A peaceful presence who has influenced my life, and the life of our free church movement, someone who embodies much of this synching of the inward and outward growth of the Soul, is the Rev. Carl Scovel, minister emeritus of one of our historic Boston churches and receipient of the highest award the UUA bestows. Among his many publications, Carl has a book entitled Never Far From Home, a collection of his short radio segments on Boston radio each week. One of those mini-essays captures this vision I feel emerging in many places among us. There is even a facebook group exploring UU monastic possibilities; it comes up often at retreats and revivals and not just among the Christians and Buddhists among us, though we in the UUCF are talking with the UUBF about ways in Louisville at GA to jointly commemorate the influence of Merton, and who knows what actions might emerge from it. They are many who, as Carl Scovel titled his radio address, are “Hungry For Life With God.” Let me close with his vision.

He writes:

In the last year I’ve been reading books by and about monks and nuns, men and women who have left city hall, the college, the hospital, the law office, the lab, and the church, left their apartments and friends and clubs and sandlot softball teams and gone to live with other refugees from civilization, sometimes in a desert, sometimes on a mountain, sometimes in a suburb, sometimes even in a city. These men and women moved to abbeys in part because they felt uneasy with the way they lived in mainstream society. But they moved in part because they hungered for life with God in community with others. The representative of these men and women whom we know best in this country is probably Thomas Merton. New books of his appear each year; old ones are republished regularly. The monks and nuns I’ve met were no such distinguished writers. Most of them left no literary legacy. Many left only a few sentences and two or three reported conversations. A few wrote a great deal. I read their words early in the morning before I read the newspapers.

After studying the words from these monks and nuns, the daily newspapers, with their dull and daily retelling of the ancient themes of greed, fear, cruelty, violence, conflict, and occasionally some touching tale of kindness or wisdom, seem curiously unimportant. I have come to doubt the answer to the world’s problems will come from academics, senators, presidents, bureacrats, lecturers, and workshop leaders. I have come to believe that what we must know in order to survive as humankind will be found in abbeys, monasteries, and hermitages. Rene Descartes said that all the ills of humankind come from our inability to sit quietly in a room alone for one hour. Now that’s simplistic, isn’t it?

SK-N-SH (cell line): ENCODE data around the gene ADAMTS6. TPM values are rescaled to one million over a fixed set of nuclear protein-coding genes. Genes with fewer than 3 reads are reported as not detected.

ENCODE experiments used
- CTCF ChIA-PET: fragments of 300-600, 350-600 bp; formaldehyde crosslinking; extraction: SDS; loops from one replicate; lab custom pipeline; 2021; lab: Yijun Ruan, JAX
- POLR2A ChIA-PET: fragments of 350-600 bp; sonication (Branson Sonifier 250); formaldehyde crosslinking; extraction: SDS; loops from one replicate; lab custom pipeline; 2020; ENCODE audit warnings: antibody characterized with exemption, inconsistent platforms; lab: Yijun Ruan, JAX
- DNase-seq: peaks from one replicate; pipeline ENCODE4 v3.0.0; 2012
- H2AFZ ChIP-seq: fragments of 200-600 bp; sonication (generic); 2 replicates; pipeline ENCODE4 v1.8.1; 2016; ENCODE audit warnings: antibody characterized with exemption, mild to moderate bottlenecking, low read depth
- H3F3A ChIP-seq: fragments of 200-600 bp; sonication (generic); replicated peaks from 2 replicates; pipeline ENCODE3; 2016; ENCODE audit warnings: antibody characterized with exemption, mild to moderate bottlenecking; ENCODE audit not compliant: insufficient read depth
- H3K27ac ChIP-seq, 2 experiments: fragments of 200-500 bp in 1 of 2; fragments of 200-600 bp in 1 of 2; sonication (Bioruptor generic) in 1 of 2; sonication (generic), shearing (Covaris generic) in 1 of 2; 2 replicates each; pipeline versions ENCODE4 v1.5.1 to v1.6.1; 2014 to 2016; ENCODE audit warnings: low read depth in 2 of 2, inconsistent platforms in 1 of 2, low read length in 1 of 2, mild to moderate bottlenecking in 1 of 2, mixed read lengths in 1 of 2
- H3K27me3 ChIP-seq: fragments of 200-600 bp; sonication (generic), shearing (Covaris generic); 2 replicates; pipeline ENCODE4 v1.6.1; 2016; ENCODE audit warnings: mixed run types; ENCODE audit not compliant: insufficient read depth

Look at the immense problems of global warming, economic injustice, oppressed minorities of race and class and gender, ethnic rivalries, overpopulation, vanishing forests and ozone layer, rising tides and temperatures---I could go on and on. And you could say with some assurance that no simple solution can be found.

Why do I say abbeys are the keys to our survival? Because they have much to teach us. People who live in these abbeys must practice three things: solitude, simplicity, and community. Solitude: a life with God; Simplicity: a life with few things; Community: a life with people. In all three cases one must devote one’s life to not being the center of the universe. In solitude we let God direct our lives. In simplicity we use only what we need. Through compassion, we give ourselves to others.

No monk, no nun, no human being can teach perfection, but we can try to live this kind of life. The intention, not the accomplishment, makes this life a saving life. Dour as it may sound to us, that life has brought deep happiness to millions of people around the world through countless centuries.  I speak as one to whom this monastic life makes more and more sense. I do not intend to join a monastery. I do not intend to move to a mountain, wilderness, or desert. My question is: How does one live this life in the city, in society, in the midst of the madness of civilization? How can we live these values in the midst of the world? I doubt that God calls us all to abbeys, but I believe that God calls us all to solitude, simplicity, and community. It’s strange to think that the abbeys might save the world, but we have trusted stranger thoughts than this.”

We are still finding our way toward such a vision and a calling, both as a movement and in our case on a very local two mile area….We are learning all the time we are serving, serving all the time we are worshipping. What I know is that the more we plant ourselves outside of what we have defined as ourselves, in the lives and neighborhoods of those different in many ways from us, the more we are pulled deep within to prayer and worship in order to sustain ourselves for mission; and the more we dwell in the silence and peacefulness of being a part of a blessed Creation, the more we touch and grow that inner silent self of which Merton spoke, the more we have to offer others in need and the more we see that life with them and for them is the path of our own healing, because, as Merton’s epiphany revealed, our inner silent Self is at heart a  communal relational Self, as is God’s very Self, ever opening up to embrace the whole of the world, even us.
 

2 comments:

steveoftulsa said...

Ron, excellent stuff. You are speaking to some questions I've been trying to formulate for myself. You are really on to something here, and I look forward to hearing/reading more about it. One question I've learned to ask of late, in trying to understand how one lives a "monastic" life without being in constant retreat (or hide-out) is something like: "Is what am I about to say going to improve on the silence?" I find I am much more at home in company when I keep asking that question. You are enticing me up to Turley. I cannot come often and am never sure when might be the best time. We shall see.

Ron said...

Thanks. It is slowly emerging here too but the basic approach of locating missional and then taking an attitude of presence, solitude, peace, and prayer within this location and the missional work makes good missional sense too, i am learning. But oh the discipline it takes.